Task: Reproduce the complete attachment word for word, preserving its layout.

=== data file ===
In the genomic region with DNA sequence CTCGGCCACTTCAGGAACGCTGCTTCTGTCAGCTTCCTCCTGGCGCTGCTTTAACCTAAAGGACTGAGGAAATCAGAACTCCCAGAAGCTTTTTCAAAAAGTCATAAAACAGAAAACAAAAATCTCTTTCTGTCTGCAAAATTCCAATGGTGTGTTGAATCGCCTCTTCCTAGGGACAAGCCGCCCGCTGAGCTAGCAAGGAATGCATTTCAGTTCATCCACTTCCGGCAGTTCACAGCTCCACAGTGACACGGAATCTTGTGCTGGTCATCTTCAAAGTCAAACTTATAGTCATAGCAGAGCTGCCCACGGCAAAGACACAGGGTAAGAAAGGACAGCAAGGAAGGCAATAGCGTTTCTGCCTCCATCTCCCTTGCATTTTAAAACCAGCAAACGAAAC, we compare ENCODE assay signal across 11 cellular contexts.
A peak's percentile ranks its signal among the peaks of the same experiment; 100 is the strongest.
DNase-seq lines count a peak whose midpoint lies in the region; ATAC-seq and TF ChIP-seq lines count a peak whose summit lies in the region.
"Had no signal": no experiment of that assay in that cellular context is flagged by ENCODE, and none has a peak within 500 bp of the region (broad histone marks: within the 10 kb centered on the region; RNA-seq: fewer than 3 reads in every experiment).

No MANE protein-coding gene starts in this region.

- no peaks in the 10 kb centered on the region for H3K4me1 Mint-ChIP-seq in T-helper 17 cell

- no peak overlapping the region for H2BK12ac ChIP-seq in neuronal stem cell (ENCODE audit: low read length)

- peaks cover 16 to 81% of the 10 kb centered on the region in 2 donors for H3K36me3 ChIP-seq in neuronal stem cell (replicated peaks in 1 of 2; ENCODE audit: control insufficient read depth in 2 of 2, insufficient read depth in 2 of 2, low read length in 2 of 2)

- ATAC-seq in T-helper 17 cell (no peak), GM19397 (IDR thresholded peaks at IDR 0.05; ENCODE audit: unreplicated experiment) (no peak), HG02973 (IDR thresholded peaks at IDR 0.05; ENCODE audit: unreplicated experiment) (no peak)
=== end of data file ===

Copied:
In the genomic region with DNA sequence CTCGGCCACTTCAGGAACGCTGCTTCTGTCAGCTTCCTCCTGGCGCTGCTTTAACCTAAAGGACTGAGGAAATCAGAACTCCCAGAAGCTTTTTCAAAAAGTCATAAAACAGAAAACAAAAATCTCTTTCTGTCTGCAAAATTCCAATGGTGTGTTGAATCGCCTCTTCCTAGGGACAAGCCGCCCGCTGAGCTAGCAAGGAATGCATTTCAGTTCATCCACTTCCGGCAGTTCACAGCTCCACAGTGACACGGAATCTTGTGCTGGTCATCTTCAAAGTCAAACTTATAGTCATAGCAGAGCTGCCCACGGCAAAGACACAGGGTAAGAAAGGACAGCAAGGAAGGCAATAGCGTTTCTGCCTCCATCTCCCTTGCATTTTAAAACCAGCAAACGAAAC, we compare ENCODE assay signal across 11 cellular contexts.
A peak's percentile ranks its signal among the peaks of the same experiment; 100 is the strongest.
DNase-seq lines count a peak whose midpoint lies in the region; ATAC-seq and TF ChIP-seq lines count a peak whose summit lies in the region.
"Had no signal": no experiment of that assay in that cellular context is flagged by ENCODE, and none has a peak within 500 bp of the region (broad histone marks: within the 10 kb centered on the region; RNA-seq: fewer than 3 reads in every experiment).

No MANE protein-coding gene starts in this region.

- no peaks in the 10 kb centered on the region for H3K4me1 Mint-ChIP-seq in T-helper 17 cell

- no peak overlapping the region for H2BK12ac ChIP-seq in neuronal stem cell (ENCODE audit: low read length)

- peaks cover 16 to 81% of the 10 kb centered on the region in 2 donors for H3K36me3 ChIP-seq in neuronal stem cell (replicated peaks in 1 of 2; ENCODE audit: control insufficient read depth in 2 of 2, insufficient read depth in 2 of 2, low read length in 2 of 2)

- ATAC-seq in T-helper 17 cell (no peak), GM19397 (IDR thresholded peaks at IDR 0.05; ENCODE audit: unreplicated experiment) (no peak), HG02973 (IDR thresholded peaks at IDR 0.05; ENCODE audit: unreplicated experiment) (no peak)